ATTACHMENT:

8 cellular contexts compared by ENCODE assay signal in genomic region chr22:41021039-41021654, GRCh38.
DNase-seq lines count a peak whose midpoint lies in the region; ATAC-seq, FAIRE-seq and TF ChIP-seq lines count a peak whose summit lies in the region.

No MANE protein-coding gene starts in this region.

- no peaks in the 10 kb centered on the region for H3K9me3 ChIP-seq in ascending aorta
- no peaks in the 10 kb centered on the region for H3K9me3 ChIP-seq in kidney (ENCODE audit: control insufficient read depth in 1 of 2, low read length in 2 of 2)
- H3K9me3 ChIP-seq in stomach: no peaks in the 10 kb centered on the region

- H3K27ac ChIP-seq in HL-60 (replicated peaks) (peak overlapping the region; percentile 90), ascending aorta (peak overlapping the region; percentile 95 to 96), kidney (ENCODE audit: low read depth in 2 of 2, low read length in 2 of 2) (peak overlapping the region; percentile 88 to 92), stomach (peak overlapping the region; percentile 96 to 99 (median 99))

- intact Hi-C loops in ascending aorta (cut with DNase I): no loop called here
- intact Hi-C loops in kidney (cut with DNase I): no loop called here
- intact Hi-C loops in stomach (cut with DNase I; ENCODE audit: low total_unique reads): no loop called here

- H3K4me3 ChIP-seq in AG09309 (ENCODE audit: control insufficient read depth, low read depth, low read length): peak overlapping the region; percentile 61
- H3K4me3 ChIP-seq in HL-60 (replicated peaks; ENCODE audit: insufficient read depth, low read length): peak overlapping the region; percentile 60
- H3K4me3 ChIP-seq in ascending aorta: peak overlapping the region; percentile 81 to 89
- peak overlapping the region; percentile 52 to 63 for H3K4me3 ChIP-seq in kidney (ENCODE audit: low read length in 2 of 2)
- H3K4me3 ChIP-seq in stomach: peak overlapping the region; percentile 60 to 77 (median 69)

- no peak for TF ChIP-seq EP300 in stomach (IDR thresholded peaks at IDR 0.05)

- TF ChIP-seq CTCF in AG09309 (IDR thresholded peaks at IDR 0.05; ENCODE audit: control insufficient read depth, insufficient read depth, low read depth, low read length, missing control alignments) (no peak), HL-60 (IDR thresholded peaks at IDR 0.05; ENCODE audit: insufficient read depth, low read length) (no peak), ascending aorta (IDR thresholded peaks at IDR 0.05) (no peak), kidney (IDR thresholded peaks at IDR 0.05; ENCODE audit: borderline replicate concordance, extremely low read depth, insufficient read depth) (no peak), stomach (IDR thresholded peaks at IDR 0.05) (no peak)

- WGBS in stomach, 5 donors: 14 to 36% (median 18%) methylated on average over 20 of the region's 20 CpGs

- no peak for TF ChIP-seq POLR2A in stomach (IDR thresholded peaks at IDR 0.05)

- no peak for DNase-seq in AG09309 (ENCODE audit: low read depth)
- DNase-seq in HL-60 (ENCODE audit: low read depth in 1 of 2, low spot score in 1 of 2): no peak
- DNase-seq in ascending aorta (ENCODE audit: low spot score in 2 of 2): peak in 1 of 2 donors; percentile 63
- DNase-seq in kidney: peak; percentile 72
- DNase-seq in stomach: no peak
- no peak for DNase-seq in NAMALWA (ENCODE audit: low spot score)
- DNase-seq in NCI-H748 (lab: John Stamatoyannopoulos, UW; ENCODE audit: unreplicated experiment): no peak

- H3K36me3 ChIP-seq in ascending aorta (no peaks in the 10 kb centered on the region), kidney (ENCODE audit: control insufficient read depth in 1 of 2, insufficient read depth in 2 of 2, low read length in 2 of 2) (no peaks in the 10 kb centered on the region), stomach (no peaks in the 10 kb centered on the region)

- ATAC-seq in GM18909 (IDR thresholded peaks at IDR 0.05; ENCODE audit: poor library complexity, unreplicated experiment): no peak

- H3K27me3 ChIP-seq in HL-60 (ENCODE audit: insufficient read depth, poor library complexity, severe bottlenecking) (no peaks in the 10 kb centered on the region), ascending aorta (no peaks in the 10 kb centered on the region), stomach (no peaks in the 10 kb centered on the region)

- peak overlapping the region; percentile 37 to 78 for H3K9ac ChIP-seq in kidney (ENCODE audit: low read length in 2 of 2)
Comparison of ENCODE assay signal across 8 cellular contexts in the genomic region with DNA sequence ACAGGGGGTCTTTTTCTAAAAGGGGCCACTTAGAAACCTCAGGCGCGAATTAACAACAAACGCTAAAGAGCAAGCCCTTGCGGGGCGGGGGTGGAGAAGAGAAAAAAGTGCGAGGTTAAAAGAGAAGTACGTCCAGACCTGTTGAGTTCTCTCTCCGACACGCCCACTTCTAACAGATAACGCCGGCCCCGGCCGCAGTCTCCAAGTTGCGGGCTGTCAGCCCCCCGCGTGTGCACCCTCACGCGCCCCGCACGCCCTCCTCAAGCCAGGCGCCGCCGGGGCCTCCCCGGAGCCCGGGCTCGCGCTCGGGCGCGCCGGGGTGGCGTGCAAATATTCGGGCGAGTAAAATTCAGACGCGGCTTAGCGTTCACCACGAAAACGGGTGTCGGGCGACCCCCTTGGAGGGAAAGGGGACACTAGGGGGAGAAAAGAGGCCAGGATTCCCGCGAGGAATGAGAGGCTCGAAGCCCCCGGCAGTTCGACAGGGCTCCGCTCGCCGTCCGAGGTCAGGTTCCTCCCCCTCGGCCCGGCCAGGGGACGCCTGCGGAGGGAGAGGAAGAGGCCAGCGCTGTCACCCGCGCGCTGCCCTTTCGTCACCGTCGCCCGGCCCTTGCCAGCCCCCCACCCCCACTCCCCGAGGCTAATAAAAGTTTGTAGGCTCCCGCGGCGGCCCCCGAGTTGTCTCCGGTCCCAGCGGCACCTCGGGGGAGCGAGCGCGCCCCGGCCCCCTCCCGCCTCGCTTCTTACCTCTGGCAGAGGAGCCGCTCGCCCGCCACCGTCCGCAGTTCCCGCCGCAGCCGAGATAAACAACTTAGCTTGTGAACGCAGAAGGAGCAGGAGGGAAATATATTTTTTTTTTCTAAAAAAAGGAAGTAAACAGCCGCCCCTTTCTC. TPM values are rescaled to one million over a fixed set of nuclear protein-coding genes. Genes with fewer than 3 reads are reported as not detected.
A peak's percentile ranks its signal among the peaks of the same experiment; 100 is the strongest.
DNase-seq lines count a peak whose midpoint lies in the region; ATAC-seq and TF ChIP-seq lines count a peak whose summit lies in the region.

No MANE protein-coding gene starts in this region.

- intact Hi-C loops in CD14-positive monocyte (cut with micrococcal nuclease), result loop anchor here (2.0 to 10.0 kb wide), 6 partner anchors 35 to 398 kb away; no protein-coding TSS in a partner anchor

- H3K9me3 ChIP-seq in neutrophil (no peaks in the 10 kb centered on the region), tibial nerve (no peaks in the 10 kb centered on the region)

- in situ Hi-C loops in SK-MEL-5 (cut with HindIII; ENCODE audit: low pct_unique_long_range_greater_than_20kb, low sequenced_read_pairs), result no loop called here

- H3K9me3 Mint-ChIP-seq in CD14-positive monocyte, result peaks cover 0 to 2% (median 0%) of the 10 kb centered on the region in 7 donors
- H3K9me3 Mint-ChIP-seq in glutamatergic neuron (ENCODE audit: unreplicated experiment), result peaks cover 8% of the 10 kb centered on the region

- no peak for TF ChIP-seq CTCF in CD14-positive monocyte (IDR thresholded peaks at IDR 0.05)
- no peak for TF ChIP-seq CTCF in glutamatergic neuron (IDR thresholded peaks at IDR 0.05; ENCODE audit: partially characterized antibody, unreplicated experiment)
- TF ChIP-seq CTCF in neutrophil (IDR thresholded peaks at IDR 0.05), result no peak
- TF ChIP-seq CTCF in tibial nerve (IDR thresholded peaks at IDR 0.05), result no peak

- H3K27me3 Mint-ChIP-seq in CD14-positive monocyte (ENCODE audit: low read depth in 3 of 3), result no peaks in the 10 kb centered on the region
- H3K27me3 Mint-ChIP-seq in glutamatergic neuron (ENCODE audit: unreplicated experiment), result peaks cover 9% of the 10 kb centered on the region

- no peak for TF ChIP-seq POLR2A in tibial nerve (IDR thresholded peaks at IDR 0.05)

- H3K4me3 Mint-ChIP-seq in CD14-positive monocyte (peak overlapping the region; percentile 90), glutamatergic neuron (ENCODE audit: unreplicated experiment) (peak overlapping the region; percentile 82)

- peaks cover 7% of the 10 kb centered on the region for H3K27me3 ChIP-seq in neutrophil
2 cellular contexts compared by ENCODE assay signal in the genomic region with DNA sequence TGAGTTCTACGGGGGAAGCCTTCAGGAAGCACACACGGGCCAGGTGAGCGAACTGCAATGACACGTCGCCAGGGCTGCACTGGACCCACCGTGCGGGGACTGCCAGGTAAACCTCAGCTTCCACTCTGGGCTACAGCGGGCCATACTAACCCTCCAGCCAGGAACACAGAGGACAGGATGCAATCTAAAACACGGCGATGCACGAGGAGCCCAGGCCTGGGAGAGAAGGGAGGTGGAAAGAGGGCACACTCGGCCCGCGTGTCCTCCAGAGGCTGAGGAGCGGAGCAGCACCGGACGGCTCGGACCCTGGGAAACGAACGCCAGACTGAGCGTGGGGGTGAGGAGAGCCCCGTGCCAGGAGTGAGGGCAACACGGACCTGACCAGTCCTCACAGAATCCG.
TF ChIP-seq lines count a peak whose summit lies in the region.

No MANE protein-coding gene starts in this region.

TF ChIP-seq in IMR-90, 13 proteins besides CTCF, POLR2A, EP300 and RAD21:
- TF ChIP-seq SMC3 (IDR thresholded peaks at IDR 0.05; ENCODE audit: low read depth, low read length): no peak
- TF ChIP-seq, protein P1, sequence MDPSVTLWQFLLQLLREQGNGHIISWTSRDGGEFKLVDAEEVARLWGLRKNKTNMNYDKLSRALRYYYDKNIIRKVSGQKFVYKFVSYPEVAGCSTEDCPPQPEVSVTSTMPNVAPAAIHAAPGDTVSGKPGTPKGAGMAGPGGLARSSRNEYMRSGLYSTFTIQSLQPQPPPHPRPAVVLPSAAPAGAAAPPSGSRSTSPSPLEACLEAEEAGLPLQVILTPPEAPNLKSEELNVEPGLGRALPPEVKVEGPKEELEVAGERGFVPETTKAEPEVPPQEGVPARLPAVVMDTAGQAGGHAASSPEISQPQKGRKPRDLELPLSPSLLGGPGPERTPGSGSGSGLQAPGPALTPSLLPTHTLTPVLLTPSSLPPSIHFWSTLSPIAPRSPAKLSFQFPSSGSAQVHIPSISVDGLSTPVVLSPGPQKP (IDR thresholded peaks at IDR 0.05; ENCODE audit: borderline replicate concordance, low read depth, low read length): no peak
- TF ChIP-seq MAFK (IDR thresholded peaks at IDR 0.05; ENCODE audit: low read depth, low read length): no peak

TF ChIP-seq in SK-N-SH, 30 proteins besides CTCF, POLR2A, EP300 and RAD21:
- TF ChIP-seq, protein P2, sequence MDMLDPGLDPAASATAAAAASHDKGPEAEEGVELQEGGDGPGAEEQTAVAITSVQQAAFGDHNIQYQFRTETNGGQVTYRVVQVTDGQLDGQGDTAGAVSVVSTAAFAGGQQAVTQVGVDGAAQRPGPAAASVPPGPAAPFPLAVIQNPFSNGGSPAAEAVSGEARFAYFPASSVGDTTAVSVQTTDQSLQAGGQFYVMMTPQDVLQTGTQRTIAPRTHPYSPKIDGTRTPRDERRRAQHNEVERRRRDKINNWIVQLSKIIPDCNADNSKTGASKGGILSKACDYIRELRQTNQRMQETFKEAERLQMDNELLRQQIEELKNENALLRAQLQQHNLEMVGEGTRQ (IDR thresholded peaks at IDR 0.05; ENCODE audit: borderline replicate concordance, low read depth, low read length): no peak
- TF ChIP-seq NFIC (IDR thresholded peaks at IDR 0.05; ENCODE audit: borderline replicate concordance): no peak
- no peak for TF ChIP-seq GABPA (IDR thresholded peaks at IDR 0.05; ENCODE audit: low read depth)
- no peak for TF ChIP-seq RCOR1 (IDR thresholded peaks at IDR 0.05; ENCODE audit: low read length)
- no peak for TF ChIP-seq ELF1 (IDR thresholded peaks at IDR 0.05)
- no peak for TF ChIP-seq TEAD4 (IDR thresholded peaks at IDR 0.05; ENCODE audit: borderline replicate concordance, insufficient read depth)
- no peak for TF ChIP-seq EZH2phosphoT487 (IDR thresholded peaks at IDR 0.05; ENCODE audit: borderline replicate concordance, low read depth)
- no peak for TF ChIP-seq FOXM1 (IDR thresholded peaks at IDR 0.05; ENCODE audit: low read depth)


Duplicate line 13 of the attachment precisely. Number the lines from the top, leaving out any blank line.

- H3K4me3 ChIP-seq in ascending aorta: peak overlapping the region; percentile 81 to 89